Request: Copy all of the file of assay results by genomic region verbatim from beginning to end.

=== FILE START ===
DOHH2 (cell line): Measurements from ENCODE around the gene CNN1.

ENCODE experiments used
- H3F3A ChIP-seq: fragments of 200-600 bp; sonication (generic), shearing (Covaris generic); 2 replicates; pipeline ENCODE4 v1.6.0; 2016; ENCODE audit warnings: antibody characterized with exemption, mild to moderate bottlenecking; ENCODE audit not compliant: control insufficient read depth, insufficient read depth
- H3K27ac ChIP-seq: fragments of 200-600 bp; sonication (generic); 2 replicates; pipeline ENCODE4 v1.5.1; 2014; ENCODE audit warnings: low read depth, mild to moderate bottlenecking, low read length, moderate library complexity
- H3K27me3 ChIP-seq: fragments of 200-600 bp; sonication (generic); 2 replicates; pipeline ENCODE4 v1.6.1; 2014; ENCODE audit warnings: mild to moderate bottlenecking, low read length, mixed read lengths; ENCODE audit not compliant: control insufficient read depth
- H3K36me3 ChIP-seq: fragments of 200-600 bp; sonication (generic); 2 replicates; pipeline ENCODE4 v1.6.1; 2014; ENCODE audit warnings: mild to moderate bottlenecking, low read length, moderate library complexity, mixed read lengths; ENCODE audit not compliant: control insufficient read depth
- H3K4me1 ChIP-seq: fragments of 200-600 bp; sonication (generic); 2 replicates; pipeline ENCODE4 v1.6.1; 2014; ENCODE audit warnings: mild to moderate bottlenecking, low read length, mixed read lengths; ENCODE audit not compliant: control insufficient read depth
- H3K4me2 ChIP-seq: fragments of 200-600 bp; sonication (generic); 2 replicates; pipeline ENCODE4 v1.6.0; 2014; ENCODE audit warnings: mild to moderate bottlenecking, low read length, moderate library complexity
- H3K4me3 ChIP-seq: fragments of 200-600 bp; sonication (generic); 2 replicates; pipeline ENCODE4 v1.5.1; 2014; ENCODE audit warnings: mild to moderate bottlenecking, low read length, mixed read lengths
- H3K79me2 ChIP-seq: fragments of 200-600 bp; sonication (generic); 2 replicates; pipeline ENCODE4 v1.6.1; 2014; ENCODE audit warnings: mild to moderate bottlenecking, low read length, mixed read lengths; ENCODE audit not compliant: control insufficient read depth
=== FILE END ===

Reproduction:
DOHH2 (cell line): Measurements from ENCODE around the gene CNN1.

ENCODE experiments used
- H3F3A ChIP-seq: fragments of 200-600 bp; sonication (generic), shearing (Covaris generic); 2 replicates; pipeline ENCODE4 v1.6.0; 2016; ENCODE audit warnings: antibody characterized with exemption, mild to moderate bottlenecking; ENCODE audit not compliant: control insufficient read depth, insufficient read depth
- H3K27ac ChIP-seq: fragments of 200-600 bp; sonication (generic); 2 replicates; pipeline ENCODE4 v1.5.1; 2014; ENCODE audit warnings: low read depth, mild to moderate bottlenecking, low read length, moderate library complexity
- H3K27me3 ChIP-seq: fragments of 200-600 bp; sonication (generic); 2 replicates; pipeline ENCODE4 v1.6.1; 2014; ENCODE audit warnings: mild to moderate bottlenecking, low read length, mixed read lengths; ENCODE audit not compliant: control insufficient read depth
- H3K36me3 ChIP-seq: fragments of 200-600 bp; sonication (generic); 2 replicates; pipeline ENCODE4 v1.6.1; 2014; ENCODE audit warnings: mild to moderate bottlenecking, low read length, moderate library complexity, mixed read lengths; ENCODE audit not compliant: control insufficient read depth
- H3K4me1 ChIP-seq: fragments of 200-600 bp; sonication (generic); 2 replicates; pipeline ENCODE4 v1.6.1; 2014; ENCODE audit warnings: mild to moderate bottlenecking, low read length, mixed read lengths; ENCODE audit not compliant: control insufficient read depth
- H3K4me2 ChIP-seq: fragments of 200-600 bp; sonication (generic); 2 replicates; pipeline ENCODE4 v1.6.0; 2014; ENCODE audit warnings: mild to moderate bottlenecking, low read length, moderate library complexity
- H3K4me3 ChIP-seq: fragments of 200-600 bp; sonication (generic); 2 replicates; pipeline ENCODE4 v1.5.1; 2014; ENCODE audit warnings: mild to moderate bottlenecking, low read length, mixed read lengths
- H3K79me2 ChIP-seq: fragments of 200-600 bp; sonication (generic); 2 replicates; pipeline ENCODE4 v1.6.1; 2014; ENCODE audit warnings: mild to moderate bottlenecking, low read length, mixed read lengths; ENCODE audit not compliant: control insufficient read depth